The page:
Pet Care Blog

Primary Care Vets: Why Your Pet Needs One & How to Find Them

Dr. Kate Boatright
Associate Veterinarian, Speaker, Author - Penn-Ohio Veterinary Services and KMB Veterinary Media LLC
Veterinarian smiling and holding dog

One of the most rewarding parts of being a veterinarian is getting to know my clients, watching their pets grow, and establishing a relationship built on trust and mutual respect. At most clinics, the vets, technicians, and receptionists know the regular clients by name when they call the clinic or arrive for their appointments.

Taking the time to find a veterinarian while your pet is healthy can help them have the longest, healthiest life possible while reducing the stress you may experience if your pet becomes sick or injured. Here’s everything you need to know about primary vet care, including tips on how to find a veterinary doctor both you and your pet will love.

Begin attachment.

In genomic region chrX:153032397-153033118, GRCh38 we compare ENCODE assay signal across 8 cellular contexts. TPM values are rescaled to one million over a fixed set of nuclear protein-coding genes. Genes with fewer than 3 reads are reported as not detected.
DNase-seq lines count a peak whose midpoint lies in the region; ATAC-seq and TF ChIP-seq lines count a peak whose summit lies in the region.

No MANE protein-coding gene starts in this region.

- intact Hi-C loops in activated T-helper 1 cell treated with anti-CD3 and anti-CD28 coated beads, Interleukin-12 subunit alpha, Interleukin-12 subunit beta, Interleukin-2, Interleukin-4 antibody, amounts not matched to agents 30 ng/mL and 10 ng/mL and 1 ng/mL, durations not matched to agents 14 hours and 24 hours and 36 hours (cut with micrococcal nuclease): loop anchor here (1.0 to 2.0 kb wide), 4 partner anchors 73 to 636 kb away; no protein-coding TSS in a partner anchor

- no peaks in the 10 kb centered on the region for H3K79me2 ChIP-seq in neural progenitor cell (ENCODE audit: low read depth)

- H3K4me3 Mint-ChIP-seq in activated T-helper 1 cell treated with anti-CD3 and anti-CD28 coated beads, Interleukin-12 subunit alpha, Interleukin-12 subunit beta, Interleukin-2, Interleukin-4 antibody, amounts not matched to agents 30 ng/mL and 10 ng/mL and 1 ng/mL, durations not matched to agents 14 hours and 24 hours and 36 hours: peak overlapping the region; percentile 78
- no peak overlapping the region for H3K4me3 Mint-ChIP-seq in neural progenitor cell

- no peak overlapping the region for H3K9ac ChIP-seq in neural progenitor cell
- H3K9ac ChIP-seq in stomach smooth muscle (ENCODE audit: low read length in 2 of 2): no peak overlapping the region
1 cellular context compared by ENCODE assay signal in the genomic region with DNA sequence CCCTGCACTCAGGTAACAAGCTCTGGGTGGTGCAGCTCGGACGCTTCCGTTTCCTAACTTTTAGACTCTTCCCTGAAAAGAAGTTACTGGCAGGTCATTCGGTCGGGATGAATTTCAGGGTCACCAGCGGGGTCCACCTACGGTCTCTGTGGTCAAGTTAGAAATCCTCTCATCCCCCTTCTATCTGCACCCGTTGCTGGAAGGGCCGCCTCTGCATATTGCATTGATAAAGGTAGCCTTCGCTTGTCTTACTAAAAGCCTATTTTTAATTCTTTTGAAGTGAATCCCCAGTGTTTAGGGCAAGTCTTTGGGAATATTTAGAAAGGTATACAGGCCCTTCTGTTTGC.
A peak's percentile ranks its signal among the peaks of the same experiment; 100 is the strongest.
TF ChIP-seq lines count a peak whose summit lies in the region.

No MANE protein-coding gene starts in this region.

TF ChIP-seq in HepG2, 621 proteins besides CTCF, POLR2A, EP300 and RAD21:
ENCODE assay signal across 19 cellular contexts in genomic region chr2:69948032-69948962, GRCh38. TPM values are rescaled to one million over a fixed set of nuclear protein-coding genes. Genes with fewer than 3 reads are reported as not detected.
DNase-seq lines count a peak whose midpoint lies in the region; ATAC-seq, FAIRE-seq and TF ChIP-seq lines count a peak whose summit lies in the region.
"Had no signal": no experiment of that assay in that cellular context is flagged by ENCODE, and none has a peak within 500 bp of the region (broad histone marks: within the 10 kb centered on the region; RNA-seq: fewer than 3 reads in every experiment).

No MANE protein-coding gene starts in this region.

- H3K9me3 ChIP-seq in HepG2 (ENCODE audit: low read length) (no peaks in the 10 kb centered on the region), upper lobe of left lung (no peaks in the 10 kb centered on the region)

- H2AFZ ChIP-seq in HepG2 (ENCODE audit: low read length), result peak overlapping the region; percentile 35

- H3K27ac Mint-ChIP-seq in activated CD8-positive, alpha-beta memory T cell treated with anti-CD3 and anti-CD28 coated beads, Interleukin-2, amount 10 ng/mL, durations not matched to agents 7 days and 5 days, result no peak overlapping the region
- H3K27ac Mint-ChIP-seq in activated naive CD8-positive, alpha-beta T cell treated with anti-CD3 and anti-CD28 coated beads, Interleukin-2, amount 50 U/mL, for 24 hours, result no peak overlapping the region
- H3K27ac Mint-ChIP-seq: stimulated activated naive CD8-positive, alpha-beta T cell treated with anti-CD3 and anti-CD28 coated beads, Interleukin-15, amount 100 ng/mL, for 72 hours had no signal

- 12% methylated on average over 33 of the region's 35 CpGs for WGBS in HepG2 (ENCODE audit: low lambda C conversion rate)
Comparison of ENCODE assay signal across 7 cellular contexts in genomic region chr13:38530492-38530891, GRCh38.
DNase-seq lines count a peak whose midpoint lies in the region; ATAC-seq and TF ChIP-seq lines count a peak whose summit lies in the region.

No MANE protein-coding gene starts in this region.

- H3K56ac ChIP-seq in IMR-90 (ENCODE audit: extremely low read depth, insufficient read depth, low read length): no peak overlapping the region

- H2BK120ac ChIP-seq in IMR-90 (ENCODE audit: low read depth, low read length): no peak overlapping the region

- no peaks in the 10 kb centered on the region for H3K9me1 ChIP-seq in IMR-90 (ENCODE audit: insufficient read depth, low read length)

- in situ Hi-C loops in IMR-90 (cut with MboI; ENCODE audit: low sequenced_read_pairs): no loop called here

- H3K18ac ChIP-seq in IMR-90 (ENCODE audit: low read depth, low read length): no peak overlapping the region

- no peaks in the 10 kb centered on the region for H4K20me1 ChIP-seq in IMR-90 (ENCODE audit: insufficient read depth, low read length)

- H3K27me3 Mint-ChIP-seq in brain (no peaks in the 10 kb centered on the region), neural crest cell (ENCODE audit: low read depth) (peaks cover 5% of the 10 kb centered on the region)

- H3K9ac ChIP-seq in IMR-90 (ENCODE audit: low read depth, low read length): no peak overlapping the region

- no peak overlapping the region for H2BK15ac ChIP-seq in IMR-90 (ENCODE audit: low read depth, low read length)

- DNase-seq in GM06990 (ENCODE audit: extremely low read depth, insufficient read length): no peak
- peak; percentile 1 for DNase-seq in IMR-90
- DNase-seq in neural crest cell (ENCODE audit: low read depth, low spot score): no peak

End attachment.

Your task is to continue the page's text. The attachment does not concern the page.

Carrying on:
Table of Contents

What is a general practitioner of veterinary medicine?

Veterinary medicine is a unique medical profession in which general practitioners (GPs) can provide a large variety of services to their patients. In fact, your pet may only ever need to see a GP during his or her life.

Here are some of the common services your primary veterinarian may offer to your family pets:

  • Preventative care, including wellness examinations, vaccination, parasite prevention, and screening for common parasites and diseases through fecal and blood testing
  • Examination, diagnostics, and treatment for sick or injured pets
  • Diagnosis and management of chronic diseases
  • Routine surgeries such as spay and neuter